Tira Ora - Past and Present
‘Tira Ora’ is a phrase in the Maori language, meaning “where travellers find life and sustenance”. It was a regular stopping point for Maori on the “highway” of Te Hoiere (i.e., Pelorus Sound) from the North Island through to the Wairau and Rai valleys, and beyond.
The valley and bay provide abundant fresh spring and river water; animals, birds, fish and shellfish for hunting and fishing; and a wide variety of plants for eating, building, and medicinal purposes. Maori artefacts and fire pits have been found at Tira Ora.
Tira Ora covers 550 acres, bounded by the two ridges leading down from the skyline.
The tall mountain behind Tira Ora is 740 metres high. With the distinctive U-shaped saddle next to it, it is a useful navigation point in the outer Pelorus Sound. Many visitors climb it: from the top, on a clear day, you can see Mt Taranaki on the North Island, and over to Abel Tasman National Park in the west.
Two main rivers cut through the Tira Ora valley, providing fresh drinking water and irrigation through the land.
European settlers came to North West Bay in the 1880s, as the government of the day was encouraging settlement of rural lands. The Tira Ora block was surveyed in 1890, and a Scottish family settled here in 1892, headed by John Hunter Black from Penpont, near Dumfries, in southern Scotland. John’s wife, Ann, was the eldest daughter of another famous Scottish settler in Marlborough, David Herd, the founder of the wine-making industry, whose statue you can see outside Blenheim Airport. John and Ann named their first son David Herd Black.
The Blacks established a sheep and cattle farm, and built a small homestead in 1892, followed by a larger one in 1906, which still stands today.
The homesteads housed the Post Office for the area for 50 years, from 1897 to 1946, with John and his second son, Robert, serving as postmasters.
Tira Ora also had a one-room schoolhouse, located on the terrace to the south of the jetty, where the North West Bay children were educated, from 1898 to 1921. Four of the Black family wives and daughters served as teachers over the period.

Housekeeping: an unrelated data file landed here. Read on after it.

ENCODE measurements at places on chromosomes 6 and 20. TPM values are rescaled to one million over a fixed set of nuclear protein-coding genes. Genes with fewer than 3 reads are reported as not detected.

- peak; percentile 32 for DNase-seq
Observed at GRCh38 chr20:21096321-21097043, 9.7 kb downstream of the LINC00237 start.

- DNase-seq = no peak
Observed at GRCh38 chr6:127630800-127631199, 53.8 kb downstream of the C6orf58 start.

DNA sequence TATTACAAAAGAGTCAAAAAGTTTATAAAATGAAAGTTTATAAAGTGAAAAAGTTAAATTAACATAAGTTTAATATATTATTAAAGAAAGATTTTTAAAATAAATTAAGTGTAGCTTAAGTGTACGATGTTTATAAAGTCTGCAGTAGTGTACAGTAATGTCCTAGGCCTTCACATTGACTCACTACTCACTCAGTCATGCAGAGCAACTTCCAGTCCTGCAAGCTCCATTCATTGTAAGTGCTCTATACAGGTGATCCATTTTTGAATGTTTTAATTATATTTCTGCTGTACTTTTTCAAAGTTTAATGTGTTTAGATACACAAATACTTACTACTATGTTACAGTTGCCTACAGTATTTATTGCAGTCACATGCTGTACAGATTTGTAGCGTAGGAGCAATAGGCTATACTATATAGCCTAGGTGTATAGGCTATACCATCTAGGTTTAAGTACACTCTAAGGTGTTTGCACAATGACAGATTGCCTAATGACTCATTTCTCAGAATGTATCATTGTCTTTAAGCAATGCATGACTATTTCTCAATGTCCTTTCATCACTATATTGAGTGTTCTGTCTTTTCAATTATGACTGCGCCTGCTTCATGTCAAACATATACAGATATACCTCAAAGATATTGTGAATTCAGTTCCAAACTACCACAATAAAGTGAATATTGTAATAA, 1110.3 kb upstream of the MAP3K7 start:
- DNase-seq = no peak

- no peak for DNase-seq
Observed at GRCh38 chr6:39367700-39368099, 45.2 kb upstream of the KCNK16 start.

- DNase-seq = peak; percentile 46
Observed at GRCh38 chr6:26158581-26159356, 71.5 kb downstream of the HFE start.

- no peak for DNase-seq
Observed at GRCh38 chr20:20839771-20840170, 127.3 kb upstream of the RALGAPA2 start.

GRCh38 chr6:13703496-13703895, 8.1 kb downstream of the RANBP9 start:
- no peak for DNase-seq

John Hunter Black was a resourceful and enthusiastic settler, active in the Pelorus Sound community, often speaking at weddings, funerals, welcomes and farewells to residents. He chaired the group that met at Tira Ora to organize the Pelorus Sound Regatta in 1900, and hosted the visit of the Prime Minister, the Rt. Hon. William Massey, to the Sounds in March 1914, at Tira Ora.
In 1980, after three generations in the Black family, the farm passed from John’s grandson, Garfield Black, to the Weaver family, for development for tourism. They built a restaurant and chalets for accommodation, and made plans for an airfield. But it was the next owner, Pat Whalan who made the airfield a reality, together with his main legacy, the award-winning micro-hydro system. The system harnesses water flowing from the hills into a reservoir, then through a pelton wheel to generate electricity for the 14 buildings now standing on Tira Ora. The Tira Ora micro-hydro system generates up to six kilowatts of electricity, so guests enjoy bright lights, chilled drinks, electric blankets, satellite TV and fast-speed internet at Tira Ora.
“All the comforts of the modern world but within an idyllic natural setting.”
Tony Broad and Annebeth Riles purchased Tira Ora in 1999. Tony was Chief Operating Officer at Credit Suisse First Boston, an investment bank, in Wellington: Tony would commute to Wellington from Tira Ora’s airfield - just a 25 min scenic flight from the capital. Tony has a keen interest in astronomy, and researches local flora, fauna and early local history. Annebeth Riles is a writer with an MBA, with a love of nature, music and dance.
Tira Ora Today